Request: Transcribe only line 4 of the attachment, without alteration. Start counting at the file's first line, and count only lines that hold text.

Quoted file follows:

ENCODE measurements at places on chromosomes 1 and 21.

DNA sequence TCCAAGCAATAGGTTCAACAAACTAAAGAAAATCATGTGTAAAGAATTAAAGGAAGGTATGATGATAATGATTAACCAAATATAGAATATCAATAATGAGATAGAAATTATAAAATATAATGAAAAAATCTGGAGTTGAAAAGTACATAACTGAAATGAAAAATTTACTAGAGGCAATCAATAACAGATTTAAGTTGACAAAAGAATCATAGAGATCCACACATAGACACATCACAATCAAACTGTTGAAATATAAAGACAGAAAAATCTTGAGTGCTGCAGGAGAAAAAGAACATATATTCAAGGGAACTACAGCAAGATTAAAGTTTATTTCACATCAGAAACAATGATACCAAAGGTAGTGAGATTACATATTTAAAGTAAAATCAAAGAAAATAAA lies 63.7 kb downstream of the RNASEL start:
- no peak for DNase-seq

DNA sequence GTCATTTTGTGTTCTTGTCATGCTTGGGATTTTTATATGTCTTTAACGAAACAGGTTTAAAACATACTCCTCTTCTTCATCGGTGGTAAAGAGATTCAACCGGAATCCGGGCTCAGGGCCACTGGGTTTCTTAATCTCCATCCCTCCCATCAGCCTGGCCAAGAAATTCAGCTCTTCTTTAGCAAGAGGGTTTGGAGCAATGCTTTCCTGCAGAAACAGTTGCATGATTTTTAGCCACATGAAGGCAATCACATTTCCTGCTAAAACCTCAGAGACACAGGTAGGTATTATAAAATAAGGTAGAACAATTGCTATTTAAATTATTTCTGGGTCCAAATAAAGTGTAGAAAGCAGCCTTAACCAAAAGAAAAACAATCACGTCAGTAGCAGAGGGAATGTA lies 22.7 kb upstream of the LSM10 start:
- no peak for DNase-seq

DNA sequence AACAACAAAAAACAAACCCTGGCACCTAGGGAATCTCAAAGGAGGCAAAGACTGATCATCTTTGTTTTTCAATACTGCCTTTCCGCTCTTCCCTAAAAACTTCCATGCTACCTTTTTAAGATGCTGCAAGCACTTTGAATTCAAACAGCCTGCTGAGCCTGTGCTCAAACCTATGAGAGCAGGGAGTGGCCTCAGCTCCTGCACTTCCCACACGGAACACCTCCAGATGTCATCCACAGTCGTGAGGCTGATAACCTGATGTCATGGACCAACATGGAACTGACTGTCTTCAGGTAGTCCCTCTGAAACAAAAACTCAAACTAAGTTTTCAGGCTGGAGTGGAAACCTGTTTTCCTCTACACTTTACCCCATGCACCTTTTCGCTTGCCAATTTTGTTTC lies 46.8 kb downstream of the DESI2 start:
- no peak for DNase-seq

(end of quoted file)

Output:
DNA sequence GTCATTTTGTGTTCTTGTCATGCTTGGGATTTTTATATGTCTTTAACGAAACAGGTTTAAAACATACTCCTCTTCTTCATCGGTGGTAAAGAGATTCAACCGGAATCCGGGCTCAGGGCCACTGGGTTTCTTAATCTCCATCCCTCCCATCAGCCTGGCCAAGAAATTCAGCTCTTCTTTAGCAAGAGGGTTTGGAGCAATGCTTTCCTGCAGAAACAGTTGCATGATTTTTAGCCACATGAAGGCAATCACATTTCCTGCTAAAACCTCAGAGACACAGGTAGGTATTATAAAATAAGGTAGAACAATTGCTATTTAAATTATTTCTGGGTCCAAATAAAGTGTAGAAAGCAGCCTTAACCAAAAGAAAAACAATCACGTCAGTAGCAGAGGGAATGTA lies 22.7 kb upstream of the LSM10 start: